Cambodia voices: Nong Sakal

Nong Sakal, 45, works for the Cambodian embassy in Brussels.

Image caption Nong Sakal lost all of his siblings apart from one elder brother

"On the morning of 17 April 1975 I ran out alone to Norodom Boulevard not far from my home in Phnom Penh to join other local people who were cheering and welcoming the black-uniformed troops - the Khmer Rouge.

I was 10 years old. Like many other people, I didn't know what was about to happen.

Soon after the Khmer Rouge soldiers flooded the capital, all local families were forced to leave their homes and go to the countryside.

Our family was closely investigated by the local Khmer Rouge authority. My eldest brother had studied military training in the US and my father was a teacher at a high school in Phnom Penh.

We were accused of links with the CIA, we were branded Angkar's enemies (enemies of the Khmer Rouge organisation) and we became a target for destruction.

Our family was forced to resettle in five different places within three years. We were separated and we didn't know each other's whereabouts.

I was sent to a camp for children where I was forced to do heavy work. My parents were put in concentration camps in Pursat Province along with many others who were accused of involvement with the CIA.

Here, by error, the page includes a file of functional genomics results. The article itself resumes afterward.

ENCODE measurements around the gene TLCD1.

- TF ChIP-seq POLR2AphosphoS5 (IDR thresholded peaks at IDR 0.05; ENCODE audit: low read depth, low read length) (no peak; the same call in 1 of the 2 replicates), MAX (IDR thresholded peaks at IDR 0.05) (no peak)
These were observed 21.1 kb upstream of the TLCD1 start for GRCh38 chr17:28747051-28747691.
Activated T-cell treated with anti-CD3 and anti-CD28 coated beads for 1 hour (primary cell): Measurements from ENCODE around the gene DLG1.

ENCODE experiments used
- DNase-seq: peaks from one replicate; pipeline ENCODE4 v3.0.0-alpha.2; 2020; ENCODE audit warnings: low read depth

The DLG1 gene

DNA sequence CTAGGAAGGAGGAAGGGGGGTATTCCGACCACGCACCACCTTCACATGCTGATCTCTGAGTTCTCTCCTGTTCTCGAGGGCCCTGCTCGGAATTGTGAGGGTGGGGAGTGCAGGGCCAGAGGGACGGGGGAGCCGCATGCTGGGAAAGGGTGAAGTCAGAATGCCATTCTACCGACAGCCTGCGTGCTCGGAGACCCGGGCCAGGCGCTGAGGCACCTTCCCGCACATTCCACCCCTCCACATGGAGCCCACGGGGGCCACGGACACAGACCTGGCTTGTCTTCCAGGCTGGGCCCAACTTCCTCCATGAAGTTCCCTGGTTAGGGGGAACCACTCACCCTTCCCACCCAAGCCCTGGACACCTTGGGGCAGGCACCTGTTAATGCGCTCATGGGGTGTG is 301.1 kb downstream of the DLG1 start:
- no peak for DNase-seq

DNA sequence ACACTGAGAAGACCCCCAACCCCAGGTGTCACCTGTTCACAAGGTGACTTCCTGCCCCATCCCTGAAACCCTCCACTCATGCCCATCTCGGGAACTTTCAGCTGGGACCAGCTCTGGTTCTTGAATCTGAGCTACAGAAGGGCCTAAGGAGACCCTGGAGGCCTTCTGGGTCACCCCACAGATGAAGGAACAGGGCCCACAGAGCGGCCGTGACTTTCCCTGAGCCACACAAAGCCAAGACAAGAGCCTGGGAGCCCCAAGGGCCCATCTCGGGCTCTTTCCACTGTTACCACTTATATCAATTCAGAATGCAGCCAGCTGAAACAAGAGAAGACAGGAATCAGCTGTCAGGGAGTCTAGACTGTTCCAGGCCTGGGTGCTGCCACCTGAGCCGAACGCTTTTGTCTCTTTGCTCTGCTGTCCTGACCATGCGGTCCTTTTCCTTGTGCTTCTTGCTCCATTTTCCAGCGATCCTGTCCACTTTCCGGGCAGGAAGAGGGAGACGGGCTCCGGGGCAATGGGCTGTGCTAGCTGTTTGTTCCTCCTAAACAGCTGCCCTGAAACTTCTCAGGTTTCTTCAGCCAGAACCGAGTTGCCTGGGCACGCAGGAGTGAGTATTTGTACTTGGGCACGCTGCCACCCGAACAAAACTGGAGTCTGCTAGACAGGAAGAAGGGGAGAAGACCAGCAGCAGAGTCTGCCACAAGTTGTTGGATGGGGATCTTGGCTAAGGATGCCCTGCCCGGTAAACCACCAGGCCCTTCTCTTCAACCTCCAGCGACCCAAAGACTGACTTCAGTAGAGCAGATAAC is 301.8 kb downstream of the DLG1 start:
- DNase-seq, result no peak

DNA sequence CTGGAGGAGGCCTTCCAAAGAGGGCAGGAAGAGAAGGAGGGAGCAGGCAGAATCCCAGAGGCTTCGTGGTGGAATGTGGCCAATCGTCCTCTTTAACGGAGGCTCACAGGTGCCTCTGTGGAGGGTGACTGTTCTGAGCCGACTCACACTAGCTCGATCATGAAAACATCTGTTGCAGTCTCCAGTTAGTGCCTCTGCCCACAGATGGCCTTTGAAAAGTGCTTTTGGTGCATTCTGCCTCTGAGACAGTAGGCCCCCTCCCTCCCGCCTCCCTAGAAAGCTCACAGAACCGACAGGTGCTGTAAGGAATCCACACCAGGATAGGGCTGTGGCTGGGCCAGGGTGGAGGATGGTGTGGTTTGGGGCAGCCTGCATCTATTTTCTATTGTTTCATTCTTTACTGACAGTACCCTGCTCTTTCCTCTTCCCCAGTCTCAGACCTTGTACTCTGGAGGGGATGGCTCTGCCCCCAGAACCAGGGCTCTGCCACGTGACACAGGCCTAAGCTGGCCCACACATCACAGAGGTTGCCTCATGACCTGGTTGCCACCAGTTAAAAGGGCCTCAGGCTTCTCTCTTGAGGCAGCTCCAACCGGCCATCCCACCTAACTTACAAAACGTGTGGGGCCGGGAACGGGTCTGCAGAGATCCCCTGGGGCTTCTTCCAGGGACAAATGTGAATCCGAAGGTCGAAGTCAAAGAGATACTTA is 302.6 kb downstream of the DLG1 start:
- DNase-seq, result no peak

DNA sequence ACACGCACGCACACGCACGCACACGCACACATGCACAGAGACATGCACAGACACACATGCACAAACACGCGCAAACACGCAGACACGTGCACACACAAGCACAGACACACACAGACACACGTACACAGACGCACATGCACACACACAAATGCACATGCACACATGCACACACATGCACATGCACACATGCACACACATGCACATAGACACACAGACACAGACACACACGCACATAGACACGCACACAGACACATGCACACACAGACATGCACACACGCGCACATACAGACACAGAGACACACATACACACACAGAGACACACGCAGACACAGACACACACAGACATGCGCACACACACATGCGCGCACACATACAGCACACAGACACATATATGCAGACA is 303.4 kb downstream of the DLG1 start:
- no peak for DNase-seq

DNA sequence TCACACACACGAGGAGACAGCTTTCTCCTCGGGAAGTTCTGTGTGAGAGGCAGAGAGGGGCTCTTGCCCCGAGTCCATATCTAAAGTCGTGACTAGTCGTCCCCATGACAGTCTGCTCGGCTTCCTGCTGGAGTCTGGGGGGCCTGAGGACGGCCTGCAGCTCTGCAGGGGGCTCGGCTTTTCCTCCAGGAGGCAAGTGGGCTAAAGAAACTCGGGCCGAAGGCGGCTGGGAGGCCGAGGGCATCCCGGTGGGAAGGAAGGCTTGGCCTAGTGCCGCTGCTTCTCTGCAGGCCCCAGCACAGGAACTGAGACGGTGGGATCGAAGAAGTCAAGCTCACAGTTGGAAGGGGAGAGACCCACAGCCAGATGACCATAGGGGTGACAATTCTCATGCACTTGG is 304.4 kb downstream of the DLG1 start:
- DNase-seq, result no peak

Lucky to survive

There was nothing to eat. In order to survive I had to eat raw fish, raw crabs and forest fruits which I'd never known before. Sometimes I'd get poisoned by eating the wrong forest fruits.

Everything around us served as food. But whatever we could find we had to eat it in secret, away from the eyes of the security guards. Otherwise we risked punishment or even death.

Image caption Nong Sakal (the boy with white shoes) with some of his siblings, none of whom survived

I had no proper clothes and a proper place to live, there was no education. We all stayed in the long hut under the strict control of the local security guards.

The living conditions were beyond description. There was incredible hardship for three years, eight months and 20 days. We were hungry, we endured critical health problems, hard work and intimidation. Life was confronted by death all the time.

I was lucky to survive while hundreds of thousands of innocent people were killed by starvation and torture.

I lost 10 members of my family. Only me and my elder brother managed to stay alive.

I think that punishment for the top leaders of the regime is really important for the victims and the survivors. Everyone needs justice for the pain they received during the regime.

However, I would prefer to have the real record of confession of what influenced the regime from liberating the country to turning it into the killing fields.

Noun Chea, Khieu Samphan, Ieng Sary and Duch are among the core members who can clarify the true intention of the Democratic Kampuchea (Khmer Rouge) regime. They must tell us the truth."

Related Internet links

The BBC is not responsible for the content of external Internet sites